A few months after his surgery, members of the Everett Sister Cities Association accompanied Sergie home. The healthy little boy arrived wearing cowboy boots, a hat and jeans, with toy pistols and other toys. Frishman sent more than 40 photographs to his parents, which captured moments of Sergei’s stay overseas.

Sergei is now 23 years old. He graduated from the Khabarovsk branch of Sovgavansky Industrial and Economic College and works in communications as an electrician. He also studies through the Vaninsky branch of Komsomol State University.

His hobbies include computers, and he learned to play the guitar on his own. He plays sports in moderation for pleasure. In general, he lives like all young men his age, the article reads.

He vaguely remembers his trip to America and the operation, mostly because of photos in the album.

Looking at the past, Marina said she is horrified: “How did I make it through all of it? Oh, if a doctor from Everett had not arrived, I do not know what would have become of Sergei.”

She thanked everyone who saved her son.

Sergei’s Everett mom, Linda Johnson, still lives in the same house. She said they didn’t keep in touch with Sergei through the years. They went on to house and support five more Healing the Children patients.

“It has been wonderful doing that for the kids,” Johnson said. “It blessed our lives.”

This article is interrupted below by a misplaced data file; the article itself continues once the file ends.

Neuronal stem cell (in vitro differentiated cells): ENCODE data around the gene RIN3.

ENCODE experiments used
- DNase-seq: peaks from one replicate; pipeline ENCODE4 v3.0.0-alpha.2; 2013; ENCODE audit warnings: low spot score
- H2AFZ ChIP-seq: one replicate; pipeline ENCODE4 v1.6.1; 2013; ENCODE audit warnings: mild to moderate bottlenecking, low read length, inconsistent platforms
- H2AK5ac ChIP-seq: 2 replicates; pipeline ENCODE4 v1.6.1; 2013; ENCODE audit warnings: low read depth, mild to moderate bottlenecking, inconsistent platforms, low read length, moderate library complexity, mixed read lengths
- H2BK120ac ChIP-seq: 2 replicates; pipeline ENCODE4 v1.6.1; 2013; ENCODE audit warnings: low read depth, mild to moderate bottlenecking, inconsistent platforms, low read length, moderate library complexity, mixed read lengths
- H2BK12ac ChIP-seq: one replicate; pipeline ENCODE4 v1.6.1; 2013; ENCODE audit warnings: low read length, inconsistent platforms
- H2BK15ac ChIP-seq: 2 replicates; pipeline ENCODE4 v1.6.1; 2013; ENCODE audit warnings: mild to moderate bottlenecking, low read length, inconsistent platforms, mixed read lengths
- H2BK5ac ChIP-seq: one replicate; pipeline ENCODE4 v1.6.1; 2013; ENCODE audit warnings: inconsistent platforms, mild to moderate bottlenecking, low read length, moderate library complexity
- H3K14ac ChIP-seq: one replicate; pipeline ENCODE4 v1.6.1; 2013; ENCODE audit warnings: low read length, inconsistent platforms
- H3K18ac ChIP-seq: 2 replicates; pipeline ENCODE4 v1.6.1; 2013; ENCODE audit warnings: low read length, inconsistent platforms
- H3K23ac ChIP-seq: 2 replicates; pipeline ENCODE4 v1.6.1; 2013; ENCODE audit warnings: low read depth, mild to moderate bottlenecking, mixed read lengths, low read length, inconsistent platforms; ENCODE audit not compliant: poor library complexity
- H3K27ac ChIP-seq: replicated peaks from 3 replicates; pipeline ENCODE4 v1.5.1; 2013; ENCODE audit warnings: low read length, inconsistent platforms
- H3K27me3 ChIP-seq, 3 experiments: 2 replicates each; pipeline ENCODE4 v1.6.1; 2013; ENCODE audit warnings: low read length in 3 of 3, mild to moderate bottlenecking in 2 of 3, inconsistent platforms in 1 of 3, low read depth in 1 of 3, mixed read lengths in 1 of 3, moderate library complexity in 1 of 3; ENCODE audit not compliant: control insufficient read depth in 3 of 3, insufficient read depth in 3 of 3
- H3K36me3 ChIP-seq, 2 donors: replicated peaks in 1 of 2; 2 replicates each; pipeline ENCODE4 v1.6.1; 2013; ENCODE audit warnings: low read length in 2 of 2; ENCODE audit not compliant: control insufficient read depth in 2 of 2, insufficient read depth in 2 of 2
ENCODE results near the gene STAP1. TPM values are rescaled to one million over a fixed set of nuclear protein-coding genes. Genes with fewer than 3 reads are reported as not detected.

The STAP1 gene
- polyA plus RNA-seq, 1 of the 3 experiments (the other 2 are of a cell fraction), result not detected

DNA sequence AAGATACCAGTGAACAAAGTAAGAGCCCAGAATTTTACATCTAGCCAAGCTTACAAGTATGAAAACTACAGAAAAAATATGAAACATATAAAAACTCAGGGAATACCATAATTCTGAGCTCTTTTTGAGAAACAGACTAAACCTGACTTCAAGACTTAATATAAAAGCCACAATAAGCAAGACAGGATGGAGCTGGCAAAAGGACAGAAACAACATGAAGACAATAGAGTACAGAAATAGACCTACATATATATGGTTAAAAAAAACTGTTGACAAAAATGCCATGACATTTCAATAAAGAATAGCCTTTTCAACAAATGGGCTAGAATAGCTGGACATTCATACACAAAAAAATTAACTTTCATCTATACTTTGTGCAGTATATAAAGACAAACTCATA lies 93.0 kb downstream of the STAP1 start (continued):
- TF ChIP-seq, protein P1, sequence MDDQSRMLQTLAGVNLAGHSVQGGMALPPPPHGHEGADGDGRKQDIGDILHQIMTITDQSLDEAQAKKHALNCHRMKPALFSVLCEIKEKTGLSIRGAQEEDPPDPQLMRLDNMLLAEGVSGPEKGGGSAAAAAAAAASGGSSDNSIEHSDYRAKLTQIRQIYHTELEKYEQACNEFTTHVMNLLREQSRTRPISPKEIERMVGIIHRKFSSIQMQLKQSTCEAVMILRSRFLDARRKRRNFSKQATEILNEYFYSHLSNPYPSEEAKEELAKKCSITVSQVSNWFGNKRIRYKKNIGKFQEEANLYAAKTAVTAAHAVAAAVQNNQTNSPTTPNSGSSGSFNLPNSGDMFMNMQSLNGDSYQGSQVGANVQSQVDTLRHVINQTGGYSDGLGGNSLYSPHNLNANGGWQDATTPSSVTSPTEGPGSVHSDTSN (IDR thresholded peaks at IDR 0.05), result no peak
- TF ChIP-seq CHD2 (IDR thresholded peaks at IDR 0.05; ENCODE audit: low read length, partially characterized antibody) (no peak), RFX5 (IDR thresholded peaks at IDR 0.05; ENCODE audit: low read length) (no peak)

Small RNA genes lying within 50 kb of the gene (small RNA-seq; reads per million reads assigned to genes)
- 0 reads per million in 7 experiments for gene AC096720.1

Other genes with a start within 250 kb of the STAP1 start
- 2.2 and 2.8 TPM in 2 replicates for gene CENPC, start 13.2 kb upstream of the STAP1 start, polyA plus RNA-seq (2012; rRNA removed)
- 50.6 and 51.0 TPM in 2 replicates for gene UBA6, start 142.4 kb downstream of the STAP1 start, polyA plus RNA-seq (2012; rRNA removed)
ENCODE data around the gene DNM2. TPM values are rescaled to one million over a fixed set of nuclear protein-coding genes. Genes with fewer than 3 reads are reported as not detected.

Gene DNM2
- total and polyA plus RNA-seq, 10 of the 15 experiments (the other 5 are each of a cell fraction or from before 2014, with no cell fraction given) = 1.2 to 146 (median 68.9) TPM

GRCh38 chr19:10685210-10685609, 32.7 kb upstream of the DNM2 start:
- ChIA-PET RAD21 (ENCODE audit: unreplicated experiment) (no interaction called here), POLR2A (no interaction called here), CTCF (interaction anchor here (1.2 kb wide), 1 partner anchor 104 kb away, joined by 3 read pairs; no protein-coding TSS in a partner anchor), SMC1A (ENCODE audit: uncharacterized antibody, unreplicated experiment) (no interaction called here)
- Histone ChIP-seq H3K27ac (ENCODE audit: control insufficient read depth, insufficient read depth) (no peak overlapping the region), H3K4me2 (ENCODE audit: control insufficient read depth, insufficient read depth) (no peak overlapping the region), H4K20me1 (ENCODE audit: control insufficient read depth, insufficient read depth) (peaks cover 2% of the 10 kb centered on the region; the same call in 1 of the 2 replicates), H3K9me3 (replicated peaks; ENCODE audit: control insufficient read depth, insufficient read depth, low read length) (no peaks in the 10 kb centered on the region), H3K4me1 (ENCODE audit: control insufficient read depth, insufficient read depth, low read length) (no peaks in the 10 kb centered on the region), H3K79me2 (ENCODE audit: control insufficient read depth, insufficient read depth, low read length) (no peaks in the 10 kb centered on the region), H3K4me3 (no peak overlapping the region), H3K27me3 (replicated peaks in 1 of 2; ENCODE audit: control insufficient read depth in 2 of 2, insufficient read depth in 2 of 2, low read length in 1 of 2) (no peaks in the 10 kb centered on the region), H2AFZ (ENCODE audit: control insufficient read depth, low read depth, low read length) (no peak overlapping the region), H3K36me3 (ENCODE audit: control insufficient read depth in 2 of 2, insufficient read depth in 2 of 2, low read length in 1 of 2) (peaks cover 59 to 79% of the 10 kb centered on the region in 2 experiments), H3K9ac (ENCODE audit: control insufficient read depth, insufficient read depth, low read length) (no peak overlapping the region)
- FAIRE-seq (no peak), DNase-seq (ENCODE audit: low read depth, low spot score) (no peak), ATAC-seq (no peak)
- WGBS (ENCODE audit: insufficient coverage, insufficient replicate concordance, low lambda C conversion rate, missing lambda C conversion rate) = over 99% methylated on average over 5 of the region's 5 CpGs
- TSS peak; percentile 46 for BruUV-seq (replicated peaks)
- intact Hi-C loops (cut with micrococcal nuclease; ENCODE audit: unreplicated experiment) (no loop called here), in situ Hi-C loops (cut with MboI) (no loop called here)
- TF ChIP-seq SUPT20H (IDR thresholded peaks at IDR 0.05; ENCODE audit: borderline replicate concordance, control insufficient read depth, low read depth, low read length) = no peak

Kristi O’Harran: 425-339-3451,

Excerpts from past O’Harran columns about Sergei’s Everett stay

Here are portions of stories Kristi O’Harran wrote in 1992 and 1993 about a 6-year-old Russian boy, Sergei Vorosov, who came to Everett, alone, for heart surgery, thanks to the Everett Sister Cities Association and Healing the Children.

During his first days at the home of his hosts, Linda and Carl Johnson of Everett, Sergei devoured more than a dozen tangerines. He ate eggs for breakfast. His mother, Marina Vorosov, sent a note to the Johnsons telling them Sergei enjoyed a variety of foods.

Sergei learned a little English from Johnson’s 2-year-old granddaughter, Breanna Toler. Linda Johnson said he hopped on Breanna’s riding car calling “beep beep” as he pushed it down the hall. The evening before, Sergei “held up” Johnson with a toy gun.

“They know all the games in any nationality,” Johnson said.

While Sergei was an active youngster, his ailment was apparent.

After tossing a ball briefly, his breathing became labored, forcing him to crawl into a recliner where he watched a Disney video.

Johnson wondered how energetic Sergei would be after his surgery. She planned to spend a lot of time with him in the hospital.

“They get attached,” she said. “They want to see you. It’s important we’re there all the time when he’s awake.”

Language wasn’t a major barrier.

“I communicate with the children mostly by sign language,” she said. “You need to be aware of what their needs will be. It’s sort of like having a baby.”

Sergei seemed happy at her home. Though he loved eating tangerines, he tucked a few away in his suitcase for his parents, Johnson said.

Sergei, 6, learned more English while he recuperated at the Johnson home. When it was time to return to Russia, he sobbed as he hugged his friends goodbye before leaving Seattle-Tacoma International Airport.

“Goodbye, Linda,” Sergei called. “Goodbye, Carl.”